I have a confession to make. I have no estate plan – no will, no guardianship, not a document in place should something happen to me. As a financial advisor, this is extremely embarrassing to admit. I preach about estate planning all the time, but I cannot bring myself to do it. The thought of leaving my daughters, especially when their dad is no longer in their lives, is too painful to think about. I feel like I’m all they have left. I can’t die. It’s not an option. Plus, who would I burden with taking care of them? My parents are getting older, my sister already has four kids of her own. It’s very overwhelming, coming to terms with your own immortality. I completely understand why people avoid it. I am those people.
Over the weekend, someone I love experienced a very sudden decline in health. Right now, we don’t know what happened or what caused this. The doctors are trying their best to figure it out. While we are hopeful that whatever this is, it is reversible, we don’t know if she’ll make it. And if she does make it, we don’t know if she’ll be the same. This led to questions about living wills, healthcare power of attorneys, long term care options, etc. It hit me – I am unprepared for a situation like this. If my health took a sudden turn for the worse, it would be a nightmare for my family. I need to address this and take control.
The Basics of Estate Planning:
Now, let’s talk about the basic and essential estate planning that everyone should have, including myself!
Understanding Estate Planning:
Estate planning is the proactive process of arranging your financial affairs to ensure your assets are distributed according to your wishes. It's not just for the wealthy; everyone can benefit from a well-thought-out estate plan. It allows us to protect our loved ones, provide for future generations, and maintain control over our assets, especially in times of transition.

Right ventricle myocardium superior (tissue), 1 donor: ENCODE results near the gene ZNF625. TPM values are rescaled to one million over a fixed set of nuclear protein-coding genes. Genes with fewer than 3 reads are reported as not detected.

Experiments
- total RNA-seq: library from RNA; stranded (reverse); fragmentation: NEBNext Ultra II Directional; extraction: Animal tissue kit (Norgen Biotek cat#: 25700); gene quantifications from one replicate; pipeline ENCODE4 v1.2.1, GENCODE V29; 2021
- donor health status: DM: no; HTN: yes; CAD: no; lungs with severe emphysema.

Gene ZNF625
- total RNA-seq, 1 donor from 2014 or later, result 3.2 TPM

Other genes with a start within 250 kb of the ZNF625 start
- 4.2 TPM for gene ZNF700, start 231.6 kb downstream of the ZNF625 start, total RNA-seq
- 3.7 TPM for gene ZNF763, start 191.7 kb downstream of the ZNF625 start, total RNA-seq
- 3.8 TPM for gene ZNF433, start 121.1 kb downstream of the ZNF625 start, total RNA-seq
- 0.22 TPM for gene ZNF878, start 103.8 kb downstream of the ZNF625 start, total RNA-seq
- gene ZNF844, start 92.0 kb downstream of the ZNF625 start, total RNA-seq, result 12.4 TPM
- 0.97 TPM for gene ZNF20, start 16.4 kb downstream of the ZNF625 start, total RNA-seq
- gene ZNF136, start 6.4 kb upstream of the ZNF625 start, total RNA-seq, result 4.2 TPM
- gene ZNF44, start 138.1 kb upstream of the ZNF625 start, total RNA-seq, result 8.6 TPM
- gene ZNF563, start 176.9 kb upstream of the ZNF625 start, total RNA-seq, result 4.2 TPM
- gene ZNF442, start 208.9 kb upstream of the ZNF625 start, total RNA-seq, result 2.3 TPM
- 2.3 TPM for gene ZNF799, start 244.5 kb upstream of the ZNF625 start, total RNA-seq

Key Documents Everyone Should Have:
- Why it's essential: A will is the foundation of your estate plan. It dictates how your assets will be distributed, names guardians for minor children, and ensures your wishes are honored.
- Considerations: Update your will after major life events like marriage, divorce, or the birth of children.
- Living Will and Healthcare Power of Attorney:
- Why they're essential: These documents express your healthcare preferences and designate someone to make medical decisions on your behalf if you're unable.
- Considerations: Choose a trusted individual as your healthcare power of attorney and clearly outline your medical preferences.
- Beneficiary Designations:
- Why it's essential: Ensure your assets with designated beneficiaries (e.g., life insurance, retirement accounts) go directly to the intended recipients.
- Considerations: Review and update beneficiary designations regularly, especially after major life changes.
Taking Control of Your Future:
- Naming Guardians for Minor Children: In your will, designate a guardian for your children. This ensures they are cared for by someone you trust in case the unexpected happens.
- Considerations for Blended Families: If you have stepchildren or a blended family, work with an attorney to navigate potential complexities and ensure fair distribution of assets.
- Regularly Review and Update: Life is dynamic, and so should be your estate plan. Regularly review and update your documents to reflect changes in your family structure, financial situation, or laws.
Taking the First Step:
Confronting our own mortality is daunting, but taking the first step towards estate planning is empowering. As we navigate the complexities of life, we owe it to ourselves and our loved ones to be prepared. Let this be a call to action—a reminder that embracing security for ourselves and our families is an act of love and responsibility. Together, let's take charge of tomorrow, ensuring our wishes are honored, our families are cared for, and we create a foundation of security that lasts a lifetime.
If you have any questions about getting started or about estate planning in general, please feel free to contact me at email@example.com. Also, please check in with me in the next 6 months to make sure I implemented my own advice. I clearly need some accountability!